'Asi - The presence of the Unseen

Faumuina, Cecelia Pepe
Ings, Welby
Wilson, Jani
Refiti, Albert L.
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Doctor of Philosophy
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Auckland University of Technology

In 1993, Wolfgramm referred to the climax in faiva as ‘asi (the presence of the unseen). This spirit of artistic expression is an agent sometimes identified when Oceanic people work together to bring artistic works to their apotheosis.

Building on the idea of the unseen spirit that energises and gives agency to artistic work, this thesis asks, “What occurs when young Oceanic people work together creatively in a group, drawing on values from their cultural heritage to create meaningful faiva?” In posing this question, the study seeks to understand how, within this process, ‘asi might bring forward a powerful spirit of belonging that resources artistic practice. As such, it proposes that the ‘asi identifiable at the peak of a performance, may be also discernible before and after such an event, and resource the energy of artistic practice as a whole.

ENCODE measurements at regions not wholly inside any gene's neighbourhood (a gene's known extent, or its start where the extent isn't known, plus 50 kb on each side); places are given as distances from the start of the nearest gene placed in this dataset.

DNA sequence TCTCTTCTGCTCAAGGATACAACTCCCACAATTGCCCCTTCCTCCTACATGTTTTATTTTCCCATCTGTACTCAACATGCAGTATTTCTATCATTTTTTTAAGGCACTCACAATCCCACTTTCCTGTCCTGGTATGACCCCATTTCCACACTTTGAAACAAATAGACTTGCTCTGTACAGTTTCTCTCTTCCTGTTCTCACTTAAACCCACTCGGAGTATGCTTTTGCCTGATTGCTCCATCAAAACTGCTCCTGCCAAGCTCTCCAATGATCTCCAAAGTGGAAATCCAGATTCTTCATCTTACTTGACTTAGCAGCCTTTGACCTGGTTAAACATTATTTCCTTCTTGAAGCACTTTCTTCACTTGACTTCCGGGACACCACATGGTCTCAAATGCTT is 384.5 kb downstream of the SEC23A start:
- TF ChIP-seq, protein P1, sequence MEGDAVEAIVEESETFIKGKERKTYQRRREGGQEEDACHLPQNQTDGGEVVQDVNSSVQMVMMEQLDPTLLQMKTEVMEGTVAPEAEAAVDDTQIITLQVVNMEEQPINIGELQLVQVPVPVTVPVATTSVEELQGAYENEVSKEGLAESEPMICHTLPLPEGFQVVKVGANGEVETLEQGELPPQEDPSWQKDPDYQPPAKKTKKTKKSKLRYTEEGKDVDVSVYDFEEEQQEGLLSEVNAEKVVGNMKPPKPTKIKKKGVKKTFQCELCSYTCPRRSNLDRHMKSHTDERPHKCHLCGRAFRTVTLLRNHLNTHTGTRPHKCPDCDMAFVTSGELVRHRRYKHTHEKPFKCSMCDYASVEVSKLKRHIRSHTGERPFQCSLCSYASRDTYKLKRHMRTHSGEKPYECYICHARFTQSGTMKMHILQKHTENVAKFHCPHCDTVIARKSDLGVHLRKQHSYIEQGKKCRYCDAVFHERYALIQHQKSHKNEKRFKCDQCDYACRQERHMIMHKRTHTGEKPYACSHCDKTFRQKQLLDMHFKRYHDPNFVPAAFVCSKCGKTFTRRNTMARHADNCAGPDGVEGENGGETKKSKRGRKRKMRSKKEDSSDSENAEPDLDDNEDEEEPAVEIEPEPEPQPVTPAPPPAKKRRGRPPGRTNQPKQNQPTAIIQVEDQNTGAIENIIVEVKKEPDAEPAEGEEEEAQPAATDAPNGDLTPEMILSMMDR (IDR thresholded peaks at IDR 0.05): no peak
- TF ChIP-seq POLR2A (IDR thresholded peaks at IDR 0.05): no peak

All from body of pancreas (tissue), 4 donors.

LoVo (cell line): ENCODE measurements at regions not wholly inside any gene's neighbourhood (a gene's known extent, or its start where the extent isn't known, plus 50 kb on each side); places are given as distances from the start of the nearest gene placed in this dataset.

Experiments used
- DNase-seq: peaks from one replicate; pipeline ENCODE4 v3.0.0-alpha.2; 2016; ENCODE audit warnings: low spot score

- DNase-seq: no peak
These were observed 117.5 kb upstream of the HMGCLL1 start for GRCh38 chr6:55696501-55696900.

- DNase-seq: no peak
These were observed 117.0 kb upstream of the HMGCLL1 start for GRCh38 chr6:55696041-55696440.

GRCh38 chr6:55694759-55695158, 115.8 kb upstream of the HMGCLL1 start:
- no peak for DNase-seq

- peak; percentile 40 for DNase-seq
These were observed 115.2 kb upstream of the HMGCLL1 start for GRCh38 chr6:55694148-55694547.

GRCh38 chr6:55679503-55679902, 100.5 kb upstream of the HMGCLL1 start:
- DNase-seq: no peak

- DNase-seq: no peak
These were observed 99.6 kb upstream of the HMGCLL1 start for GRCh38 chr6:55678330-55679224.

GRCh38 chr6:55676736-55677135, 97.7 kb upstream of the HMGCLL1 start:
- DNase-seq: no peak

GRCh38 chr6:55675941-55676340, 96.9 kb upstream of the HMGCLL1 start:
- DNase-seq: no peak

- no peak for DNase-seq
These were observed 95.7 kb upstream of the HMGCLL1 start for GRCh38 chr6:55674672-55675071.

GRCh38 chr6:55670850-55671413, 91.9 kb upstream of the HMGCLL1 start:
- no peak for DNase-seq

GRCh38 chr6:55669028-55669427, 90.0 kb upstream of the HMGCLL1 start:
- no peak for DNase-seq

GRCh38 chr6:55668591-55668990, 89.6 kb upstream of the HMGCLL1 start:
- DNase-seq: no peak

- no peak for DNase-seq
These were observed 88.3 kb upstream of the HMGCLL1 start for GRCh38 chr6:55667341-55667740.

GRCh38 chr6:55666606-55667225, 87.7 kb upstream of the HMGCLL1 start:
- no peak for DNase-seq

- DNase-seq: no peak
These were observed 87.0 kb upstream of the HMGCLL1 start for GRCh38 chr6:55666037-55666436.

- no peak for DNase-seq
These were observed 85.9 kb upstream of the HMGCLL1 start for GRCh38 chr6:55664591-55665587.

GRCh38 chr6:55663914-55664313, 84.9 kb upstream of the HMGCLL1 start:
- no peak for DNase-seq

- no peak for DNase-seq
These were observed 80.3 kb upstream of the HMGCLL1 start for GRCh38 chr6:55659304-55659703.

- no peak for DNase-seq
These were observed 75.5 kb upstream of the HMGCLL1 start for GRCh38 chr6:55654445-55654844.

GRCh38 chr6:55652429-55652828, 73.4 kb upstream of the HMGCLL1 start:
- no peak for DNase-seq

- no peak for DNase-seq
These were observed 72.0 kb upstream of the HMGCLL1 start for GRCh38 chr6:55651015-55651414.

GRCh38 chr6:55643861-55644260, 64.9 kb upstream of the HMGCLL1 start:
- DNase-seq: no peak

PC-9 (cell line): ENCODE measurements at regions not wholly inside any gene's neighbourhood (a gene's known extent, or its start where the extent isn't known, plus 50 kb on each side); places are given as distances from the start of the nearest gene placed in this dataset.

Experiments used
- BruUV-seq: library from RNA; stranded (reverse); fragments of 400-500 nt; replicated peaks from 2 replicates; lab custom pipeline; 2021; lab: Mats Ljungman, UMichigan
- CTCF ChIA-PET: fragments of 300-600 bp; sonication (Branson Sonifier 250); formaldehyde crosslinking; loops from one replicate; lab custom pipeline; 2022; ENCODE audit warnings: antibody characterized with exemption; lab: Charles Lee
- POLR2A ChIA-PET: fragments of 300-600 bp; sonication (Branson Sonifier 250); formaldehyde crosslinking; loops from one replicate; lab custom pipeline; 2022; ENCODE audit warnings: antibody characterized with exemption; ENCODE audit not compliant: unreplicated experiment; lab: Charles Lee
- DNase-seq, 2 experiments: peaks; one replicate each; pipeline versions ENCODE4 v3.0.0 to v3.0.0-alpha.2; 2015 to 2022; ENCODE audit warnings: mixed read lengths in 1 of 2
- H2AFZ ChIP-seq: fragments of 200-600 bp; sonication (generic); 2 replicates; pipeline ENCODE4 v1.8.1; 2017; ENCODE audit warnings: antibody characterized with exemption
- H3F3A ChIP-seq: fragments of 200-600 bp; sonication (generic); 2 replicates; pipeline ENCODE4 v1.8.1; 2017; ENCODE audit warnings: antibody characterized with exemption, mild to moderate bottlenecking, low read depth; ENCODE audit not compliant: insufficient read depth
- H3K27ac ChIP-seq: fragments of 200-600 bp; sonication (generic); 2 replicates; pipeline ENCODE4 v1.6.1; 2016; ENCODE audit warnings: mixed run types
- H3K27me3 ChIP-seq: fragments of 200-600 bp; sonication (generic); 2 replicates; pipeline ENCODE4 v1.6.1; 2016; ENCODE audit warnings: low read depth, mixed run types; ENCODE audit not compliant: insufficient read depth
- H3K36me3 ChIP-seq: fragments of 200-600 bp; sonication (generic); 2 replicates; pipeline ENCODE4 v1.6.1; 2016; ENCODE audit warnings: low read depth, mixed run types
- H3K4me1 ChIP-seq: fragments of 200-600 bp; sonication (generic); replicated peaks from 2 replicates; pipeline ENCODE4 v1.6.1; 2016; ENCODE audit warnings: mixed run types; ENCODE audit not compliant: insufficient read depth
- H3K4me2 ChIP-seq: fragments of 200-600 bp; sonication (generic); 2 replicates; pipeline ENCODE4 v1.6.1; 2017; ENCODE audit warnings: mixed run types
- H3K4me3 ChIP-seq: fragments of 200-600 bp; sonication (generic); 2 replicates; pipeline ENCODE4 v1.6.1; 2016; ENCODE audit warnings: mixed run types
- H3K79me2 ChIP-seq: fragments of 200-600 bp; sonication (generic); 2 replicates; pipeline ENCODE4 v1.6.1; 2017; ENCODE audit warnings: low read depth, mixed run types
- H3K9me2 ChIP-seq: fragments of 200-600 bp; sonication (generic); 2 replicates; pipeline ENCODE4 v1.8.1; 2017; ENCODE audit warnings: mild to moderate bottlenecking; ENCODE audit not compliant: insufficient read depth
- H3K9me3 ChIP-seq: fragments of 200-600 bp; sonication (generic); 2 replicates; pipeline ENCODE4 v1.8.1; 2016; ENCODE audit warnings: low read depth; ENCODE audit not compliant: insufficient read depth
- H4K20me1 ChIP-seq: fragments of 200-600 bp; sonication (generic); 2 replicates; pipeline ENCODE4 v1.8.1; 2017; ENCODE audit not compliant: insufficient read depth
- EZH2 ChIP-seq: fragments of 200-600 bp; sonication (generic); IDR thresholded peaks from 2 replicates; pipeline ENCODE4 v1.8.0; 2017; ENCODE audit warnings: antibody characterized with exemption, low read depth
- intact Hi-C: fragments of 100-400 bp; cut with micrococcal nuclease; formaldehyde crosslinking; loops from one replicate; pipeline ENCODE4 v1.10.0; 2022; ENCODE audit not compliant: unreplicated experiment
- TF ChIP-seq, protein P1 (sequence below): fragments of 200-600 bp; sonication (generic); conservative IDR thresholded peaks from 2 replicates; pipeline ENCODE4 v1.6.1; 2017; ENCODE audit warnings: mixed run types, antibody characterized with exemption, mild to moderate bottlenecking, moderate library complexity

As an artistic inquiry the research considers two bodies of work.

The first is a co-created project called Lila. This was developed by a team of research participants2 who combined talents and experiences to produce a contemporary faiva for presentation in 2019. This case study is used in conjunction with interviews from contemporary Oceanic youth leaders who reflect on the nature and agency of ‘asi as a phenomenon that resources artistic practice.

The second body of work is the development and performance of the researcher’s experience and synthesis of thinking in a contemporary faiva called FAIVA | FAI VĀ. This is presented as part of the examination of this thesis. Emanating from the perspective of a teacher who has worked with students for over 20 years, the piece employs spoken word poetry, sound, drawing, video design and performance. These elements interweave autobiographical reflection and poetic portraits to reflect on the nature and agency of ‘asi.

The significance of the research lies in its contribution to a distinctive understanding of ‘asi, such that we might identify and consider its potential agency for resourcing creativity and belonging inside the development and performance of contemporary faiva among Oceanic youth.

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